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School districts struggle to feed children because of supply chain shortage

Since the beginning of the school year, Parkland School District has struggled to provide hungry students with heaping hot meals.

That’s because three food vendors have canceled contracts since July, said Lori Seier, Parkland’s food service director. One of the vendors decided to stop delivering food the week before the school year started, breaking a contract that was supposed to go through the end of September.

Exacerbating the problem is that the number of children enrolled in Parkland’s free school lunch and breakfast program has increased.

“We have had quite a number of late nights losing sleep because we just weren’t sure where food was going to be coming from, especially at the beginning of the school year,” Seier said.

Parkland School District is one of many districts across the country dealing with meal supply issues due to problems with suppliers and manufacturers. In the nationwide supply chain slowdown, school cafeterias are the latest to be hit, leaving administrators scrambling to fill students’ plates. In July, the state Department of Education warned school leaders that issues related to food supply and costs would affect school meals.

“I’m going to Sam’s Club, I’m going to grocery stores, I’m going to the food depot — I’m going wherever I can to fill in for what I don’t get from the individuals that are now serving us,” said Susan Bahnick, Northern Lehigh’s food services director.

Bahnick said staples such as pizza and chicken are hard to find, as are most breakfast items, except English muffins and bagels.

Tyson, the top meat seller in the U.S., particularly of chicken, is having issues meeting demand due to a number of factors, including factory positions going unfilled and roosters not meeting breeding expectations, according to CNN.

Many schools rely on cereal for their breakfast programs, but the two top breakfast cereal companies, Kellogg’s and General Mills, are facing serious problems. More than 1,000 Kellogg’s employees are striking for better pay, benefits and working conditions. General Mills is facing increased labor, transport and supply-chain costs, according to the Wall Street Journal.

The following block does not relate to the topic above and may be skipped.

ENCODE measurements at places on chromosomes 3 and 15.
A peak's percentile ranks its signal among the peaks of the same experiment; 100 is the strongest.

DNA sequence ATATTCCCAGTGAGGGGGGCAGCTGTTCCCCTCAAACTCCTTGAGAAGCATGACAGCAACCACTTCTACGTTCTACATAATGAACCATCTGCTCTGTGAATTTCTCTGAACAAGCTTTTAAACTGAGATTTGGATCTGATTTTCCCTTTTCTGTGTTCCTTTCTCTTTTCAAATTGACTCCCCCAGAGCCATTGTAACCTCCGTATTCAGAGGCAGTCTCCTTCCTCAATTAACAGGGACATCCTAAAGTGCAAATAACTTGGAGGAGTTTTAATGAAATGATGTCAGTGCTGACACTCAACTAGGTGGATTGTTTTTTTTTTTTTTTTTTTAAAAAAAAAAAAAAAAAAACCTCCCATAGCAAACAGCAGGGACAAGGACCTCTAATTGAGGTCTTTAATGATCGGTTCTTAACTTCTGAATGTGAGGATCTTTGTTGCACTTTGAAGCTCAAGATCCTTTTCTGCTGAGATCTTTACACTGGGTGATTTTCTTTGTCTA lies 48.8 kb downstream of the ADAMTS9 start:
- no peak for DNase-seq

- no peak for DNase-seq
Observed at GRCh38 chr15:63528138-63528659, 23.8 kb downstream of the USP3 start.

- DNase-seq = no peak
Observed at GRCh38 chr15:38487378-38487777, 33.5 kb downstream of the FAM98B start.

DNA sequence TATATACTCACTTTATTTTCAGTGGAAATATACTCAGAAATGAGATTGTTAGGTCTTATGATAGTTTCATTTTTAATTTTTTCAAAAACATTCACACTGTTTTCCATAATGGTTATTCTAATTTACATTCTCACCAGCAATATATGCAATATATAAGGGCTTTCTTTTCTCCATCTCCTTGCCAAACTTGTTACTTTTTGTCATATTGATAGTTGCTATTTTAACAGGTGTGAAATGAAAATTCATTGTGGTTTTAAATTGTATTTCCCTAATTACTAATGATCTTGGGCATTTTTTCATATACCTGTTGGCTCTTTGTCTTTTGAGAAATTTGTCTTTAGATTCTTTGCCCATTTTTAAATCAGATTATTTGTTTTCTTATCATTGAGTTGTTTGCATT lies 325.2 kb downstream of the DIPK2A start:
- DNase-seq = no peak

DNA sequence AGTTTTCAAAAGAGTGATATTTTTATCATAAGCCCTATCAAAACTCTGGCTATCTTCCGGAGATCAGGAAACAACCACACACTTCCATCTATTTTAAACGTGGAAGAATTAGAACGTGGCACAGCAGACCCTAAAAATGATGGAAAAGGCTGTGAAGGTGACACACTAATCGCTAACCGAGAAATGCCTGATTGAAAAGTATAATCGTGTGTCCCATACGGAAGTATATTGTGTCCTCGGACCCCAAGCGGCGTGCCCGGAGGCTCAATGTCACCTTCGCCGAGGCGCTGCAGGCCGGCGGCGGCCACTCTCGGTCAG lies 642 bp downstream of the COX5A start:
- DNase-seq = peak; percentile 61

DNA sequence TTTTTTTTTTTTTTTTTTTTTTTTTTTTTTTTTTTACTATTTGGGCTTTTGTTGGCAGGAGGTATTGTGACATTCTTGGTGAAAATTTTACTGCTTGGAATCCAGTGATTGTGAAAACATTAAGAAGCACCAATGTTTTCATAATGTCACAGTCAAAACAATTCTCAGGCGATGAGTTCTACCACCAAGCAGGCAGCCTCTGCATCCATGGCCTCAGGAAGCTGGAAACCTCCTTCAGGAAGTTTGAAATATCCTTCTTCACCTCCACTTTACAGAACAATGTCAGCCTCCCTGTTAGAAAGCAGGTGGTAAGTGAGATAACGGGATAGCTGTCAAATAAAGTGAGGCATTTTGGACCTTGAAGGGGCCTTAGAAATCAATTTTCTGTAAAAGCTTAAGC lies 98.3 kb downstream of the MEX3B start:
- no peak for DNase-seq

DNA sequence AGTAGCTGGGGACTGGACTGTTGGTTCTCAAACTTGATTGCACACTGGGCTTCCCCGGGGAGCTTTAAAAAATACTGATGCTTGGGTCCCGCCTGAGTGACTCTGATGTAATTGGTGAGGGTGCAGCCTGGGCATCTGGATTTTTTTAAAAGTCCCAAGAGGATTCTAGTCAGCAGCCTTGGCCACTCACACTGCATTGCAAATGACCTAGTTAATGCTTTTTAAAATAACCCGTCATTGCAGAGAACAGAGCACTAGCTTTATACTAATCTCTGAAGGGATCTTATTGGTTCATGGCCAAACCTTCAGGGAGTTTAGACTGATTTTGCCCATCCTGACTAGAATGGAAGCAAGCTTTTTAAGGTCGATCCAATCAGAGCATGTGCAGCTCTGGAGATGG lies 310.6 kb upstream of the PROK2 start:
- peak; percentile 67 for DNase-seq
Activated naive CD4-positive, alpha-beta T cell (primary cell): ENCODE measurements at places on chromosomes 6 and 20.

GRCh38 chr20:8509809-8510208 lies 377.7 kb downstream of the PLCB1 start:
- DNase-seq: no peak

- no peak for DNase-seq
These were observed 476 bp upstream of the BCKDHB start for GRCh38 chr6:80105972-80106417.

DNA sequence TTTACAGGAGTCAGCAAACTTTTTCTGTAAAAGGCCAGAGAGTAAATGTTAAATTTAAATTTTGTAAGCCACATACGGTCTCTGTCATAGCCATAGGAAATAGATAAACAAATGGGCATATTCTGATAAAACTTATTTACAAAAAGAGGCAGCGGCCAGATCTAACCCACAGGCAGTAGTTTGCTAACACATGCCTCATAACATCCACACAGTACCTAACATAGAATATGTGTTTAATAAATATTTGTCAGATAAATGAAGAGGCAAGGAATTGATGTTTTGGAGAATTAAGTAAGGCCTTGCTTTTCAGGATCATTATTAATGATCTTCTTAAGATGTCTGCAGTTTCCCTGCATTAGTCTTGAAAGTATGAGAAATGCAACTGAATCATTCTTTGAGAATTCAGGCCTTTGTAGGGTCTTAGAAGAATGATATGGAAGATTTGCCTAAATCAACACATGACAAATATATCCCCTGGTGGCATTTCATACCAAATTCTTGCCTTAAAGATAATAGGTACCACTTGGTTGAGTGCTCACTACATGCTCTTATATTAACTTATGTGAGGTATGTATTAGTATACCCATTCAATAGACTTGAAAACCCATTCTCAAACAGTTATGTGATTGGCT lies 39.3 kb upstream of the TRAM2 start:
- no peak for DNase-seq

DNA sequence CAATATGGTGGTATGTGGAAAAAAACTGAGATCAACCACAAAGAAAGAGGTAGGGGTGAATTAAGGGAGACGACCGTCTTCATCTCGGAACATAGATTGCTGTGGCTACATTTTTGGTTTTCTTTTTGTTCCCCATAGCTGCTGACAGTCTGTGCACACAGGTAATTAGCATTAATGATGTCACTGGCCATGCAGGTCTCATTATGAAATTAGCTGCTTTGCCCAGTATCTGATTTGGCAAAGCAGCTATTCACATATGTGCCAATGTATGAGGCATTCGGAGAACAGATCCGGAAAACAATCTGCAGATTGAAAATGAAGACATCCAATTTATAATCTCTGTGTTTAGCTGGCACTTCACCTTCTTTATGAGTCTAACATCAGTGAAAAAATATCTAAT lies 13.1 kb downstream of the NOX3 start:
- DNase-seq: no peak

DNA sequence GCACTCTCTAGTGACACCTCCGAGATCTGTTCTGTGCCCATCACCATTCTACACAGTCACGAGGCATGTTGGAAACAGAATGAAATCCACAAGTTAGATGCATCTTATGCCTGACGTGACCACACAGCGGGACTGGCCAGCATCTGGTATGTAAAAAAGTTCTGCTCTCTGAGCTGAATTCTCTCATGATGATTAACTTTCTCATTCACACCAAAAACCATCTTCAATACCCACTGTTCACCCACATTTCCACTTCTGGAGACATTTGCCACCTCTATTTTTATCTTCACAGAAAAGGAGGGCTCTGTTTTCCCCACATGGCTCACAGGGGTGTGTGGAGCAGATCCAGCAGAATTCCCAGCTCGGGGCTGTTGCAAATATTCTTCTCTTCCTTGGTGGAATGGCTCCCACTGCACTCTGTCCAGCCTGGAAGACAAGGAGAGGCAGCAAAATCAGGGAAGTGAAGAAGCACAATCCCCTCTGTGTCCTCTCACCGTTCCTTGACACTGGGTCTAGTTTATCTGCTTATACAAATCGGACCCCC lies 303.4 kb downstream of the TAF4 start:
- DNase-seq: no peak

Paul Vlasics, East Penn’s food services director, said suppliers and purveyors of meal items for schools also have issues with shipping and trucking.

As a result, school districts have had to make their menus with limited options and often repeat meals. Vlasics said the district used to offer meal alternatives on a daily basis but can no longer do that.

“We’ve narrowed it down to just one item available for the students, which is a hardship for the students because they might not like what’s on the menu that day,” Vlasics said.

Instead of planning lunch menus a month in advance, some districts are only planning a week in advance. Districts have also increased the number of vendors they use or have had to change vendors.

Bahnick said Northern Lehigh used to do business with four vendors but now uses at least 16. Even so, some items are still hard to come by.

Seier said it’s not just food that is disrupting the normalcy of the school cafeteria. It’s a struggle to find dining items such as teaspoons and disposable trays.

Like with other school-related jobs, some districts are facing a lack of staffing in their food services department. Northern Lehigh is down to nine lunch staff out of 22 positions, Bahnick said. The district has been trying to fill those positions, but hasn’t had luck.

Parkland has seven open cafeteria positions, Seier said.

Some Lehigh Valley districts, such as Bethlehem Area, have yet to experience the food shortage.

“Some items may not be available at certain times, but it is not causing disruptions to service,” Superintendent Joseph Roy said.

He said the district maintains four days’ worth of meals at any given time and can replace items if one doesn’t come in.

Northampton Area is only experiencing minor issues, Superintendent Joseph Kovalchik said. However, he added, the district is concerned about what may happen in the coming weeks because of the issues with the supply chain.

For the districts dealing with the shortage, the end doesn’t seem near.

“I’m thinking we’re going to be facing these challenges through the entire year,” Seier said. “This is stuff that just doesn’t get fixed overnight.”

Morning Call reporter Leif Greiss can be reached at 610-679-4028 or lgreiss@mcall.com.

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